First and foremost, classes started the second week of February. I had to wait another week and a half after that to finalize my schedule, but I did finally get into all the classes I wanted: Turkish Foreign Policy; Politics of Latin America; a seminar on digital media and politics; and my two electives, French language and American Studies. Most of them have been quite good, especially the seminar on media and the American Studies course, in which the American professor draws interesting comparisons between the American and Turkish systems. It has taken me some time to get used to how little work I have to do here in comparison to how swamped I always am at McGill. Most of that is the fact that I don’t need to do as well here; my GPA stays frozen while I am abroad. But part of it is just a different style of learning. While McGill courses demand that you read nearly everything assigned, here it just isn’t necessary. Going back to McGill and having to write my thesis and complete a 500-level poli sci seminar will be interesting, to say the least.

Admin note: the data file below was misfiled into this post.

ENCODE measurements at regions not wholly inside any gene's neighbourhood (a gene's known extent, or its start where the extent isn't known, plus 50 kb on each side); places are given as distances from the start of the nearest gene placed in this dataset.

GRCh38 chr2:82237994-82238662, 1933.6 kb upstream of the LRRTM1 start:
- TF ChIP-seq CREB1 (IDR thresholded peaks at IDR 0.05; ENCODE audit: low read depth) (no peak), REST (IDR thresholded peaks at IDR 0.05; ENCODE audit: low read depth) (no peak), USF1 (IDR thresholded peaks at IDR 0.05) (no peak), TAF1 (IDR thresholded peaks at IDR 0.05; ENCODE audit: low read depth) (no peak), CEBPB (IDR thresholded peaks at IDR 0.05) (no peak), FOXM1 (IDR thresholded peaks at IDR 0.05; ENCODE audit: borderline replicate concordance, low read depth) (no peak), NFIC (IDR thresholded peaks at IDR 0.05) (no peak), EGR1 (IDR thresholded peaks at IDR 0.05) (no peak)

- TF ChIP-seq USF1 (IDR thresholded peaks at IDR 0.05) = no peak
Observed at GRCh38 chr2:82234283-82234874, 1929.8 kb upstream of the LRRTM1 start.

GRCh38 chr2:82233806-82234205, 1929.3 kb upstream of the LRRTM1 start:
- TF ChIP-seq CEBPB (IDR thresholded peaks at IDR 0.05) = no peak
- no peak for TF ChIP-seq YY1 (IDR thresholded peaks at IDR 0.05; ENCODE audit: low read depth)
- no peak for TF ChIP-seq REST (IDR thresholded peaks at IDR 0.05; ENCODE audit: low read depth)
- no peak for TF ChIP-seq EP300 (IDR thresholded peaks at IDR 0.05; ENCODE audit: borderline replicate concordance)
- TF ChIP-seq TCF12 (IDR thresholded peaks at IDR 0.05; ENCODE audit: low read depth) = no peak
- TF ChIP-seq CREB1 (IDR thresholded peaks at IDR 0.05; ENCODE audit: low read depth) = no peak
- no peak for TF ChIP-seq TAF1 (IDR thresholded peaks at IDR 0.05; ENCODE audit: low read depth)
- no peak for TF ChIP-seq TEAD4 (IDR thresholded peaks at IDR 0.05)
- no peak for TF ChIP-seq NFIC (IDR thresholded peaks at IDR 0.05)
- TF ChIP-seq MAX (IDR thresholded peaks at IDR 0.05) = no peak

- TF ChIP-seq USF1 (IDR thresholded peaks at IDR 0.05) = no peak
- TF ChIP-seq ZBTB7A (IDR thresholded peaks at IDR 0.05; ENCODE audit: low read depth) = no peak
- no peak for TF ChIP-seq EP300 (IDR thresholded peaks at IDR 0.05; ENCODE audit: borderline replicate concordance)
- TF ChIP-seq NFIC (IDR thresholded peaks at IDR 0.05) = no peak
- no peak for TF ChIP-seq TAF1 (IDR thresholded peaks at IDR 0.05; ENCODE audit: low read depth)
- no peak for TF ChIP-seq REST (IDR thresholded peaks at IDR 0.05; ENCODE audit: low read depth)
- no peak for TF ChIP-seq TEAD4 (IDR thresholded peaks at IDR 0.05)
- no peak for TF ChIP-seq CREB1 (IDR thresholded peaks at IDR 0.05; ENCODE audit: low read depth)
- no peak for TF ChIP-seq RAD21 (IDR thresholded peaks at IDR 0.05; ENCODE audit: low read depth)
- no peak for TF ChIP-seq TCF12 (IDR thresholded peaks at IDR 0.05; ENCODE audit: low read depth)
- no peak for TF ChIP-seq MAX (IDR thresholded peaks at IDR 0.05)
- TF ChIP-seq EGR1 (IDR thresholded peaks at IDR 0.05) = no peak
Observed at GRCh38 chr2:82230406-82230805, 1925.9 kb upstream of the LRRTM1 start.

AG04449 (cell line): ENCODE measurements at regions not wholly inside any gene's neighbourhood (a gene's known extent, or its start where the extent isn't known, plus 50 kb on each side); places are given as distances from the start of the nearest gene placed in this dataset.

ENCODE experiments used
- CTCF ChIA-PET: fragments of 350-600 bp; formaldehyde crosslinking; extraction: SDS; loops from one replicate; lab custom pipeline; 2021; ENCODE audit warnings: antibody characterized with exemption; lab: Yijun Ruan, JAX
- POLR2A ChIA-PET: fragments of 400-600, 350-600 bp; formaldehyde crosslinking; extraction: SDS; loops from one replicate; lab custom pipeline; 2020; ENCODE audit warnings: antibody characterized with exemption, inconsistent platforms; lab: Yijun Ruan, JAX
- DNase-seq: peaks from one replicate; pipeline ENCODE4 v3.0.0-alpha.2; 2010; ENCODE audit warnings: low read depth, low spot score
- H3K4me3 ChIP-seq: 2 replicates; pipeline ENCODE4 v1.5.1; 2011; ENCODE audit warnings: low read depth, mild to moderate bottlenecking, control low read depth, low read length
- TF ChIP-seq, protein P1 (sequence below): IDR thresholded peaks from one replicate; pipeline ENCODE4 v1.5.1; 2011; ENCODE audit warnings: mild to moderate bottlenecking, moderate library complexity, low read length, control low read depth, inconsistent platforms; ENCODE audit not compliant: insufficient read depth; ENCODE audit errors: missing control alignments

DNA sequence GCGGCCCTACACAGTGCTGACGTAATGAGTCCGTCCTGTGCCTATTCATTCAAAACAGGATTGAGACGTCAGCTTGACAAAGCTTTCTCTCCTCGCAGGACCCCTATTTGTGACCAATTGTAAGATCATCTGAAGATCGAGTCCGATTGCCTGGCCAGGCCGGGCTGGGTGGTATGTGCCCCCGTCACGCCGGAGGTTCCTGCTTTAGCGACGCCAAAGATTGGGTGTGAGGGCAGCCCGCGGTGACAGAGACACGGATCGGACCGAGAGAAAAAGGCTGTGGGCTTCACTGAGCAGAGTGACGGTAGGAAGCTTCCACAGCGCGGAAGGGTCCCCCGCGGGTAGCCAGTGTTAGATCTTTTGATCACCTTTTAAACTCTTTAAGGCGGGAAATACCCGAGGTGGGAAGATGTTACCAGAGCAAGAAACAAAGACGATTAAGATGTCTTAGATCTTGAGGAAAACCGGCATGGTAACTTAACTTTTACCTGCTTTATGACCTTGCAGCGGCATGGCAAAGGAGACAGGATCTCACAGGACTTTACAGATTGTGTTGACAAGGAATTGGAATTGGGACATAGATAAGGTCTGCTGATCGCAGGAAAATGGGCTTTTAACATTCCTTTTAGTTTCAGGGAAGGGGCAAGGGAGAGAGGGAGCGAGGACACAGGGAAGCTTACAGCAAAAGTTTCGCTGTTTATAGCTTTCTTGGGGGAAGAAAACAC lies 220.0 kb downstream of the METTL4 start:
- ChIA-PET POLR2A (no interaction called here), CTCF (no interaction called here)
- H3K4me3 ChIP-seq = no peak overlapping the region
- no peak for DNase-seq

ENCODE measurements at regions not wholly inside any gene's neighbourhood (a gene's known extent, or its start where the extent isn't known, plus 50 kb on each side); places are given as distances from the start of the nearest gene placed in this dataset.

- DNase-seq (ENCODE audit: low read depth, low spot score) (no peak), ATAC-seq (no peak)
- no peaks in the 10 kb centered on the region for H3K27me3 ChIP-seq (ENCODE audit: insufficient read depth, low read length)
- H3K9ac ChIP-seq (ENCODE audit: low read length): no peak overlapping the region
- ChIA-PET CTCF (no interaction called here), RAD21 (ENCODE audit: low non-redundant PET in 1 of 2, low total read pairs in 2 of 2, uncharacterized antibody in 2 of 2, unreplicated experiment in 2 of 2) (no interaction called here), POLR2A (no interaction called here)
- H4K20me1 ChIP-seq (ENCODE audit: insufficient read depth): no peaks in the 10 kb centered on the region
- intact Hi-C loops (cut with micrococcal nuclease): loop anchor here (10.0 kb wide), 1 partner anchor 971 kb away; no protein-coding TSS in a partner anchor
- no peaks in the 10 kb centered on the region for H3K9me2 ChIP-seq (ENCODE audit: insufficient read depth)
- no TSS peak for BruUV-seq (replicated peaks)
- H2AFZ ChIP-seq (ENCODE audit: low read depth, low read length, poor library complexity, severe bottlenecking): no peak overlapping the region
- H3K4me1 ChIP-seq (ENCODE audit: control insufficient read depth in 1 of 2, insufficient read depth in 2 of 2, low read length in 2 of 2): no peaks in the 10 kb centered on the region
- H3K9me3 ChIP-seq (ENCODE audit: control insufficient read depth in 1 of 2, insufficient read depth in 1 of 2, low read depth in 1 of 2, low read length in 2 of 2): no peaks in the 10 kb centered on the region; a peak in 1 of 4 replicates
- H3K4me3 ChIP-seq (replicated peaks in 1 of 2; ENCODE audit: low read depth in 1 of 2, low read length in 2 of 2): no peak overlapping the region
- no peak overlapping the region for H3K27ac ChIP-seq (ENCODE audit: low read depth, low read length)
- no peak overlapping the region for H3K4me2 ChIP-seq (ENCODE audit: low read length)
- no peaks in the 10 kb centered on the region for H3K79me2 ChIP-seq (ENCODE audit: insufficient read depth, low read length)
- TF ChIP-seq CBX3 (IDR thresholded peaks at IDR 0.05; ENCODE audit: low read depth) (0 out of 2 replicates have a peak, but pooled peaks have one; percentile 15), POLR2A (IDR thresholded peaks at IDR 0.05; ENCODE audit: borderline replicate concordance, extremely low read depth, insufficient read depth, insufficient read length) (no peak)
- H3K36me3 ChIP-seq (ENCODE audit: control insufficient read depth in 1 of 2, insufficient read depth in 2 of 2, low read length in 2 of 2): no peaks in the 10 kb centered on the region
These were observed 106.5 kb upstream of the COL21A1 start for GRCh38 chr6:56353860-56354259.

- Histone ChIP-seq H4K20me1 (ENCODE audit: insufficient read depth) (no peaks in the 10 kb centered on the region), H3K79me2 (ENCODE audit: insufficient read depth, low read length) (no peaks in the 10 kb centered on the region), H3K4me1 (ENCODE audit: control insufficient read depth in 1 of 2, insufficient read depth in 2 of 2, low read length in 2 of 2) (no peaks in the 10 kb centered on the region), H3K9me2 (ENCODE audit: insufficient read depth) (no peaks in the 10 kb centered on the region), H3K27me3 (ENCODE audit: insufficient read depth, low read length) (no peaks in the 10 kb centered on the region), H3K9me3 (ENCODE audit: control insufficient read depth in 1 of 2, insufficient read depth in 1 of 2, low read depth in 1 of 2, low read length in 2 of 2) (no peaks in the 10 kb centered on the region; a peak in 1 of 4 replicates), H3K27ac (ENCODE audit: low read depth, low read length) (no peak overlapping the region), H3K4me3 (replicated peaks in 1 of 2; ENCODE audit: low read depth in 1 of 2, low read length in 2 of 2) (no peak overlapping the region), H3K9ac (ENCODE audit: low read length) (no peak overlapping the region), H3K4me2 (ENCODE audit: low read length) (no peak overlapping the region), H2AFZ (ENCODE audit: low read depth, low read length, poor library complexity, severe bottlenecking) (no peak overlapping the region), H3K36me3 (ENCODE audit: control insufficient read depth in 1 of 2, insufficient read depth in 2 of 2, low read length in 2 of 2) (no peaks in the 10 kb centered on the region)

The other major thing that happened was my continued navigation of the Turkish bureaucracy. I mentioned a bit about this in my last post, but the process of obtaining health insurance and applying for my residence permit is worthy of it’s own story. Basically, all foreigners who want to stay in Turkey for more than the tourist visa allowance of 90 days must apply for a residence permit within that period. For me and other students, this means being trapped in the country because our student visas (which we had to get before departure from our home country) are single-entry. Imagine, then, how thrilled we were to learn that obtaining student permits could take anywhere between 1 and 3 months.